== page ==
After Artober, I continued into November with a Skillshare project challenge. I got about halfway through and was so burnt out on painting that I just stopped for a while. I hardly painted anything for at least a month, and then I got busy with the holidays and a visit to South Dakota, and so on. But now I’m back on it, and I got a fancy new scanner, so I’ll be able to post more here. First, here’s the last thing I painted before my long break:

I think there’s a good chance that this’ll be the best thing I’ll ever paint. It’s based on a picture I took of a woodpecker that hung out for a while on the light pole in our back yard. I’ll replace this picture with a proper scan at some point…)

Once I decided I wanted to paint again, I started to experiment with gouache, which is kind of like opaque watercolor. Here was my first gouache painting, based on an Art Sherpa tutorial I’d previously painted in acrylic:

I really like this one, and I immediately became a fan of gouache. Here’s another one I finished the other day:

This one’s from another Art Sherpa tutorial (I really enjoy them!), though my coloring is a good bit different as I was working with a super-limited 12-color palette of tiny Holbein tubes. I’ve already begun the expansion process: I ordered tubes of Winsor & Newton phthalo blue and magenta from Jerry’s Artarama yesterday. I like how gouache works in some ways like acrylic (mainly that it’s just opaque, so I can paint over it multiple times) so I can follow tutorials meant for acrylics. Gouache is also far more forgiving than transparent watercolor.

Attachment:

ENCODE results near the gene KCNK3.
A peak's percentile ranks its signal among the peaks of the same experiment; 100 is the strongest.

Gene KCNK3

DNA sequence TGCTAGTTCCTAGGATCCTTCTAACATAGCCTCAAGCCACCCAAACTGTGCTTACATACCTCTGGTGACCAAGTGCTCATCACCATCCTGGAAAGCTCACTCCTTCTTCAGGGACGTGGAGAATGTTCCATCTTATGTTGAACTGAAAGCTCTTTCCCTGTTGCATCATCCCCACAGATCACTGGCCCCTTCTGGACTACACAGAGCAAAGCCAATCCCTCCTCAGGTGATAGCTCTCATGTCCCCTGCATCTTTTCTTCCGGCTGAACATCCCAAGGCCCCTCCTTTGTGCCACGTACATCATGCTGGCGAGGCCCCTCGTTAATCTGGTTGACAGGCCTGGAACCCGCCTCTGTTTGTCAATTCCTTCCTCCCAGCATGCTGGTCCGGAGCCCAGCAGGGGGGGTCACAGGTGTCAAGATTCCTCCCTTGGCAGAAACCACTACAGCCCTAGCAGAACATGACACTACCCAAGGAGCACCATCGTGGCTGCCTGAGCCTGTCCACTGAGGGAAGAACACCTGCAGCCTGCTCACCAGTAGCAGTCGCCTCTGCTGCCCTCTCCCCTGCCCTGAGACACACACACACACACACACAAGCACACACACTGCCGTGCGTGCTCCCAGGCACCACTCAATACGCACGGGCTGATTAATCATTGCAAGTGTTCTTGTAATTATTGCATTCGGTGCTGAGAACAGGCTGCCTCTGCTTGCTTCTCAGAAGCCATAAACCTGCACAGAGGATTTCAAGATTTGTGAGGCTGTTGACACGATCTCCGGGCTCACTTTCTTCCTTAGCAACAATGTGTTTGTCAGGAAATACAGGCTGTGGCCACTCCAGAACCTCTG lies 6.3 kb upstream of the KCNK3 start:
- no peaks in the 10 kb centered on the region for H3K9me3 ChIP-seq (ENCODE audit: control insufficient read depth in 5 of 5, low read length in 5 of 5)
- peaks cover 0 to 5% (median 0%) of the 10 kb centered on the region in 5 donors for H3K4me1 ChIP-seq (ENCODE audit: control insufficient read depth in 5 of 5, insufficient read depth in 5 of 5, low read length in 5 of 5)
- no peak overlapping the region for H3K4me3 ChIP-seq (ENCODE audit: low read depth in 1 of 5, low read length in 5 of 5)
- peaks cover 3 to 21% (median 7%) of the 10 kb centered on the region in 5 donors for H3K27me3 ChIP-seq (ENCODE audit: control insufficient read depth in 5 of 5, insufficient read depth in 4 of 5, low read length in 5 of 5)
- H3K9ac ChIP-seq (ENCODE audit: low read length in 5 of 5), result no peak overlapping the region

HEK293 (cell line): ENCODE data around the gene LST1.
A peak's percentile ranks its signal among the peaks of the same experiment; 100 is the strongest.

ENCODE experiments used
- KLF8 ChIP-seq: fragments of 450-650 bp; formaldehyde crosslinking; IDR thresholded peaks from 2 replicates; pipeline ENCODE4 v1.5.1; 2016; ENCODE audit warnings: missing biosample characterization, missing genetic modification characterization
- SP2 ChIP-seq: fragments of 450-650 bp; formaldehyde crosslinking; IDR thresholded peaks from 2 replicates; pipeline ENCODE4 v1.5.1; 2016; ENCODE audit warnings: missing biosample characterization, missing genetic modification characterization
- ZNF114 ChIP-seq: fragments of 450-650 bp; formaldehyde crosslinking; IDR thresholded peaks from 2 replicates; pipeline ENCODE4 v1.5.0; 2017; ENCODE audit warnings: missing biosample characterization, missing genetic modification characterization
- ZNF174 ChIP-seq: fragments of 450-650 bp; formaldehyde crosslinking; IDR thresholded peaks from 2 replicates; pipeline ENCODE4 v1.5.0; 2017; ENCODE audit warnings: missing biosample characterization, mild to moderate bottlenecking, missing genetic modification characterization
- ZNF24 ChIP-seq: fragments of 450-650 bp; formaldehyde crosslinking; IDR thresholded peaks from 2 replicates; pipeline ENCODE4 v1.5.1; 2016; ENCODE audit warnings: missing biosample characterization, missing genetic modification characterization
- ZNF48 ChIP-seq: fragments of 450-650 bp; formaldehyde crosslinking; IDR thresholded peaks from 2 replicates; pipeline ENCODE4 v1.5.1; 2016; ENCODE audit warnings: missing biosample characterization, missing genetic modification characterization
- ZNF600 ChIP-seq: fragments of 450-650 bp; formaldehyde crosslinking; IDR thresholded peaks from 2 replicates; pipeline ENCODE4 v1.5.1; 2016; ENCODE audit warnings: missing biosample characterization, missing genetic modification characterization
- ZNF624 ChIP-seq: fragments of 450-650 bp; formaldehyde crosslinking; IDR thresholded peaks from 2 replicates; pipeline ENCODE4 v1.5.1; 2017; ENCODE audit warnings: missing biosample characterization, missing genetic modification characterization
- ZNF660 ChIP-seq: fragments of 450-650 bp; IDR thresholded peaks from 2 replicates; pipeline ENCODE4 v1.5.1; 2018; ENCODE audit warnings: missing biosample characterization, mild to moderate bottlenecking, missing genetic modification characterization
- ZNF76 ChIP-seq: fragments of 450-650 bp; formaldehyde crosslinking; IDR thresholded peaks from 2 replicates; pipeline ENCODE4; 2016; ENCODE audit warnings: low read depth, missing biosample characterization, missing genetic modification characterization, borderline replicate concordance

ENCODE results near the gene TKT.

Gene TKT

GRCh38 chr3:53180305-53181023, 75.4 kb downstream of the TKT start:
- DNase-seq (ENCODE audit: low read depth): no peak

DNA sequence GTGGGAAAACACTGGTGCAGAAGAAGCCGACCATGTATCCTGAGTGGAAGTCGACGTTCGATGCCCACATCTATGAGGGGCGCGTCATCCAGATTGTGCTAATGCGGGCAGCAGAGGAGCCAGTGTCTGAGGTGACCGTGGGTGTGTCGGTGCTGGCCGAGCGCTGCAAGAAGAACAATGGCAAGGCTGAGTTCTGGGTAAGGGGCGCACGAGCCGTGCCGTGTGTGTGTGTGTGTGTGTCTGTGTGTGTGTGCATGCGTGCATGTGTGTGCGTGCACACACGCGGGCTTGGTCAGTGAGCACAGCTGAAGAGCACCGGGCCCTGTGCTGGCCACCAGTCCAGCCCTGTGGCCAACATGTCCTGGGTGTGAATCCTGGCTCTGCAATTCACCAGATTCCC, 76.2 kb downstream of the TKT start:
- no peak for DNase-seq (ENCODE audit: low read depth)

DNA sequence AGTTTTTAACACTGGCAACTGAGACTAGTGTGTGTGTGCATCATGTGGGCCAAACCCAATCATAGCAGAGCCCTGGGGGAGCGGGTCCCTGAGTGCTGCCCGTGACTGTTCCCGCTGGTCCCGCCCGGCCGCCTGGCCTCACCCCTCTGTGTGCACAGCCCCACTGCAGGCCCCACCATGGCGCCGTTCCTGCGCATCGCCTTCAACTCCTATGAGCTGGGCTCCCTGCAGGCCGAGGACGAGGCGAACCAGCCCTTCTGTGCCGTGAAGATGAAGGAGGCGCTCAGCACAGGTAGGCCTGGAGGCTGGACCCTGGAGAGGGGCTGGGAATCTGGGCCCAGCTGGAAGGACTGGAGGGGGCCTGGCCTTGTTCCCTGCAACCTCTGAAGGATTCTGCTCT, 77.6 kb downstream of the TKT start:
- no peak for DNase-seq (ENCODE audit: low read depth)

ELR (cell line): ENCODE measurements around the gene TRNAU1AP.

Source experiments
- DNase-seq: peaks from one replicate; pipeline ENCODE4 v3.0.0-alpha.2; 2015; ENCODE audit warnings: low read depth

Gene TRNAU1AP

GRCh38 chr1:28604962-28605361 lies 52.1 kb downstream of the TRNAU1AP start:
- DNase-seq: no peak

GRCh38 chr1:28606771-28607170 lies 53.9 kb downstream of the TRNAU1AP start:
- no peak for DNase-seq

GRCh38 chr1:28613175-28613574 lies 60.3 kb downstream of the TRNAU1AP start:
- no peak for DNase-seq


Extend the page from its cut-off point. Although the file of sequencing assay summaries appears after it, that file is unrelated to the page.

Speaking of watercolor, I’ve been doing some of that, too. Both of these are based on tutorials by Painting with David.

Neither of these are my best work by any means, but at least I’m getting back into it! I think my next original project will be a watercolor of this photo I took near Hot Springs in the Fall:

We’ll see when that happens. At this point, I’m mostly looking forward to those two new tubes of gouache so I can work on some more colorful, less realistic paintings.